Lawrence responds to Nepal disaster

Though oceans away, the recent earthquake in Nepal hit close to home at Lawrence University. In response, students like sophomore Bimalsen Rajbhandari and senior Aubrey Lawlor decided to act philanthropically.

The fundraising events that took place were “Grills, Games and Giving: Cookout for Nepal,” a party at Global Health house titled “Rage for Relief”, and various henna tables hosted throughout the week outside of Andrew Commons and at Ormsby Zoo Days. Student volunteers sat at henna tables outside the dining hall while Rotaract and Sigma Phi Epsilon (SigEp) both hosted hennna booths at Ormbsy Zoo Days and at the quad cookout, respectively.

“At the best, I hoped the event would be a really fun way to bring people together and raise money for Nepal,” began Lawlor, “At the worst, it would just be a fun way to bring people on campus together.”

Initially Lawlor’s idea, the grill out was a combined effort. Lawlor stressed that the participation of all the quad houses in the event “accomplished comradery and awareness.”

Awareness was also fueled through other means. Writers of the Post-Crescent, Appleton’s local newspaper, approached Lawlor earlier in the previous week. As a result, locals from the community were also seen at the event.

This unanimous support does not go unnoticed.

“I am really grateful for the support,” begins Rajbhandari who is from Nepal and has spearheaded a variety of fundraisers for the cause. “These people [like Lawlor] wanted to host these events on their own; it was their idea. It is very nice to have people like that [on campus].”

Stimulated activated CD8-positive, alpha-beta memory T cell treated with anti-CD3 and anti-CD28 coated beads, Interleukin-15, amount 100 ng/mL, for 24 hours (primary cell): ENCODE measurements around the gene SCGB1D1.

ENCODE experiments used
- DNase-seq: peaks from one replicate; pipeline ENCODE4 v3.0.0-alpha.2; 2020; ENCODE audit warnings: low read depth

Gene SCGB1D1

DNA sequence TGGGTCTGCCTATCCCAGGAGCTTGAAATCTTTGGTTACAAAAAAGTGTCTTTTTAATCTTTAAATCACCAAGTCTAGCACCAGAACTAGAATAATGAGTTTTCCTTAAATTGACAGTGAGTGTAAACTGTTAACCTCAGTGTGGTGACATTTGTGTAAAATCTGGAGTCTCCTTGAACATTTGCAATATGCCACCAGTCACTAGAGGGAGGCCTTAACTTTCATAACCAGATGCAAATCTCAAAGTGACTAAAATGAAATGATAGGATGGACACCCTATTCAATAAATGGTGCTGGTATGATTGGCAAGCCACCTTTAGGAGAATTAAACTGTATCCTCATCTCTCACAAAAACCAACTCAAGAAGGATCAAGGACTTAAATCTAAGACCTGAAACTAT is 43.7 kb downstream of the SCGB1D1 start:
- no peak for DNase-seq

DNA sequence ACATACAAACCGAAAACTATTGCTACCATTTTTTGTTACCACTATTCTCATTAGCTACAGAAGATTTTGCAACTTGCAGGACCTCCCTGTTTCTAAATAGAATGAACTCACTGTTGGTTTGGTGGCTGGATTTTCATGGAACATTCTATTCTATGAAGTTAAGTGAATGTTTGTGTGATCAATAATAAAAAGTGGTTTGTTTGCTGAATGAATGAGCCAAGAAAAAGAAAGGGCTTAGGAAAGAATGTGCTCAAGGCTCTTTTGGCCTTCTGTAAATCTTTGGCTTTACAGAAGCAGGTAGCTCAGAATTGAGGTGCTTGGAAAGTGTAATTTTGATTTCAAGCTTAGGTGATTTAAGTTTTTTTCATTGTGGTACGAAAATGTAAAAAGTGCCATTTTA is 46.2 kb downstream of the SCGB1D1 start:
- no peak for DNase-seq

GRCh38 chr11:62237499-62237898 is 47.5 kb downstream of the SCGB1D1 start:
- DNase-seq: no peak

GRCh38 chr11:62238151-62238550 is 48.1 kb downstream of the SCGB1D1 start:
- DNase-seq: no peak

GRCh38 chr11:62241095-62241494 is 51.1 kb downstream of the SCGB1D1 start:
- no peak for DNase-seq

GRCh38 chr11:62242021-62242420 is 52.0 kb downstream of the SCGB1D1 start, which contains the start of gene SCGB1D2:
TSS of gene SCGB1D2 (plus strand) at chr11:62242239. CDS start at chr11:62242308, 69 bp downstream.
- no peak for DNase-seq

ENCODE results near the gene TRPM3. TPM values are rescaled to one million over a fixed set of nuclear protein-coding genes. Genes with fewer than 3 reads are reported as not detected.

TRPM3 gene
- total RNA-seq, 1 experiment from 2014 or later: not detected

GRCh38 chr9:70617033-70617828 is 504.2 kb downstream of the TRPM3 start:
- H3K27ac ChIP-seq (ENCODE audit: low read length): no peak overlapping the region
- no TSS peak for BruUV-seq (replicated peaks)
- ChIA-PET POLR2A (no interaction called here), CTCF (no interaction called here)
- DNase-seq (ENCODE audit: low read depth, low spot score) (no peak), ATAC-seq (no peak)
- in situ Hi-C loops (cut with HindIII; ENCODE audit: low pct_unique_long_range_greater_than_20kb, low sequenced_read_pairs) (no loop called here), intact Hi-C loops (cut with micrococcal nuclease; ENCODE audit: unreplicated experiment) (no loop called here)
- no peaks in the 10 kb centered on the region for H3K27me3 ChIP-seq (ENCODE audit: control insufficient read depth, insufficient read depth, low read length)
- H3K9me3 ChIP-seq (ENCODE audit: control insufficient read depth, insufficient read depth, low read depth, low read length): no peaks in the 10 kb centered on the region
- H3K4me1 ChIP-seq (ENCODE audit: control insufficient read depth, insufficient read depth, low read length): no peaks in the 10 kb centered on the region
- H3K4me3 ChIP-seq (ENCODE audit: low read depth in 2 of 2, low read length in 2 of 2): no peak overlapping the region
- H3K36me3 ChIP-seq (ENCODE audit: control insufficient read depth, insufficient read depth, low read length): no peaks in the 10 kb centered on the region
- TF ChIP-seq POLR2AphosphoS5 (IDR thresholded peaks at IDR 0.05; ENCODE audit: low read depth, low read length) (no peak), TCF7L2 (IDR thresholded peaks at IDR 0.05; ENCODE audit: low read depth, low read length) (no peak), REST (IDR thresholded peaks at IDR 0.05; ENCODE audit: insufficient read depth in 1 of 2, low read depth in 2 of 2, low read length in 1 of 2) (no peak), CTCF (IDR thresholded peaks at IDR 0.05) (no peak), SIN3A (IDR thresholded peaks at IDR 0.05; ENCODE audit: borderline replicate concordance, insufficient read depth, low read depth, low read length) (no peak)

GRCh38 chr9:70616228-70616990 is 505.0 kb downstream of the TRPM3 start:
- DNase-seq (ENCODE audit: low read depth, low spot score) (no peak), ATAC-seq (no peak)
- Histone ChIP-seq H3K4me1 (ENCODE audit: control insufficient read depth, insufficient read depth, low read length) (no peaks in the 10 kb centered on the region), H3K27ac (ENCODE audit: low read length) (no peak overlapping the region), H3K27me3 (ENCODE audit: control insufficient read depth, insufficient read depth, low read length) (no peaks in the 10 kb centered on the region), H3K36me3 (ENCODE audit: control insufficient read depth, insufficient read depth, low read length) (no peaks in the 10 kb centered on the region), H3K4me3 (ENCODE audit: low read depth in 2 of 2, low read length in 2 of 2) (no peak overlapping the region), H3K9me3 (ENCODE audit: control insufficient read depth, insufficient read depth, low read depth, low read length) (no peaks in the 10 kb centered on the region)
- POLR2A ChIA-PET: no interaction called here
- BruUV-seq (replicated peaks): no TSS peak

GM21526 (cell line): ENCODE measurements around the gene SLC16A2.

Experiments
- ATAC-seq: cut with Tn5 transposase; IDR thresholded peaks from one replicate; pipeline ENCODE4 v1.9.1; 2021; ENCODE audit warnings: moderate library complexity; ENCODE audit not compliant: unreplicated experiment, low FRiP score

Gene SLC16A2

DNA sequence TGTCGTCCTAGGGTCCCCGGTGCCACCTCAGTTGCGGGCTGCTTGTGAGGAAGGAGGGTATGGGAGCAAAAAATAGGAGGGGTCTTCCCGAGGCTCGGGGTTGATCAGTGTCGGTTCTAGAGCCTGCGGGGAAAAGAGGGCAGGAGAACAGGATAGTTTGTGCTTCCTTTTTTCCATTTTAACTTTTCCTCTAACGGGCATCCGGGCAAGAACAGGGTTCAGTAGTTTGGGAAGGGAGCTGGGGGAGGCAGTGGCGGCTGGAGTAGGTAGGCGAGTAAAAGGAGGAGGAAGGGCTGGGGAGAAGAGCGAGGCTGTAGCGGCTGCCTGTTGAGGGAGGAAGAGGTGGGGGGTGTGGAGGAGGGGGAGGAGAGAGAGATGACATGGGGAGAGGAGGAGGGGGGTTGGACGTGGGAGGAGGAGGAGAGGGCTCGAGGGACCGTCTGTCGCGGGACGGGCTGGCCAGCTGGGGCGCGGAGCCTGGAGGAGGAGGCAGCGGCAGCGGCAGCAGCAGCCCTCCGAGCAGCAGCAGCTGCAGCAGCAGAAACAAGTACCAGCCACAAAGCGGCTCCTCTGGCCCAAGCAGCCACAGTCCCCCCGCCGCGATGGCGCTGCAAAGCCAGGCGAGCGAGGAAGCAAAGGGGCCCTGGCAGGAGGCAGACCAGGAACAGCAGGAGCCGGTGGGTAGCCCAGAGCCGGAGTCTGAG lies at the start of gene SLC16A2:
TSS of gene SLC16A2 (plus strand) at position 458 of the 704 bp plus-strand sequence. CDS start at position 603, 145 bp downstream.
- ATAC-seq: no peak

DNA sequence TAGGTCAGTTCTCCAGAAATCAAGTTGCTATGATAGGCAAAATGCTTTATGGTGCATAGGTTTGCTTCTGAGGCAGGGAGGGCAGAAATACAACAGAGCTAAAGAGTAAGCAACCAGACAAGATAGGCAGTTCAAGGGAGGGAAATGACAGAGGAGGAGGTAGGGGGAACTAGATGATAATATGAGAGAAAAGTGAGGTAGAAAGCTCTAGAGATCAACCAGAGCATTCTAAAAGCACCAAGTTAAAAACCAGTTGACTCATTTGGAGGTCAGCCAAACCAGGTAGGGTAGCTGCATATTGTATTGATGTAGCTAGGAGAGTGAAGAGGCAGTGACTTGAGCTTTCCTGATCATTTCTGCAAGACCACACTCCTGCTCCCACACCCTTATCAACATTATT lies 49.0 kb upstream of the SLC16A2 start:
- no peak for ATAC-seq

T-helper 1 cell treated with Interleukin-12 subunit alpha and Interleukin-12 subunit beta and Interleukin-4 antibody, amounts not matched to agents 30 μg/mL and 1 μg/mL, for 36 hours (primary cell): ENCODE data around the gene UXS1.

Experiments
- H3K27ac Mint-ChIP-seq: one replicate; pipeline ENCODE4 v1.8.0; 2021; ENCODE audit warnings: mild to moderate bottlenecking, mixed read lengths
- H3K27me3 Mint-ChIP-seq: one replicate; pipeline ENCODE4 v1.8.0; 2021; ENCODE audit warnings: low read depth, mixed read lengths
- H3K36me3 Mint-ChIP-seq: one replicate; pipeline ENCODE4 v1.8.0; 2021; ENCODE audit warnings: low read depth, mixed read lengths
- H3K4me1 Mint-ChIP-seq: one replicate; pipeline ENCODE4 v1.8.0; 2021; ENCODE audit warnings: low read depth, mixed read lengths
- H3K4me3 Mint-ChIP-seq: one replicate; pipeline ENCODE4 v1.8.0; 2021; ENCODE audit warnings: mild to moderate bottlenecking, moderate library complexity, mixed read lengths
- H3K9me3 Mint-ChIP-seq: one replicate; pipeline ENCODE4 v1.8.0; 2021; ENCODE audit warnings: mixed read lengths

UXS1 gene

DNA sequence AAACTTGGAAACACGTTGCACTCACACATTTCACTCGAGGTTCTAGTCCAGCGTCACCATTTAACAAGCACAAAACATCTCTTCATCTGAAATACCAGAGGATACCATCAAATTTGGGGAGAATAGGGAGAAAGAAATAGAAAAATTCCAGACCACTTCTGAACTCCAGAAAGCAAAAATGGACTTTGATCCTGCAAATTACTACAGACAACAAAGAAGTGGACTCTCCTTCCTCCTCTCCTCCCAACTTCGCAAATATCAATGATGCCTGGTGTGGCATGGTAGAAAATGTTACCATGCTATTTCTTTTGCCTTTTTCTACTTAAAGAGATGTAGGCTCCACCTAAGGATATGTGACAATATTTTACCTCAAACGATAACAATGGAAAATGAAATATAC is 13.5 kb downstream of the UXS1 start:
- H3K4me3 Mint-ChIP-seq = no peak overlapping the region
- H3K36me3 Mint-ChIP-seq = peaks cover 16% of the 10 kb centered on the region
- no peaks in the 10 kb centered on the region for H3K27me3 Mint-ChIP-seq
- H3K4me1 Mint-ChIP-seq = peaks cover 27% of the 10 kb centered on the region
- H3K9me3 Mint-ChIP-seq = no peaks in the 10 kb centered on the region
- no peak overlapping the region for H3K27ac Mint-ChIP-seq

Besides Lawlor and Rajbhandari, other organizations like Global Health house, Appleton’s Rotary club, Lawrence University President Mark Burstein and Campus Life have offered to help with raising funds. Through this, Rajbhandari has been able to better gauge the direction of the fundraising goals.

“A lot of the funds that are currently being donated are going toward disaster relief,” said Rajbhandari. “When the interest [in the earthquake] dies down, when the media attention is gone, we will still need funds for long term rebuilding.”

Consequently, Rajbhandari aims to send the money toward rebuilding efforts. Exact organizations are yet to be discovered.

“We are going to do our homework based on the needs of Nepal and use my contacts in Nepal to see where the money raised should go,” said Rajbhandari.

Rajbhandari plans to continue to raise funds until returning to Nepal next winter break.

 

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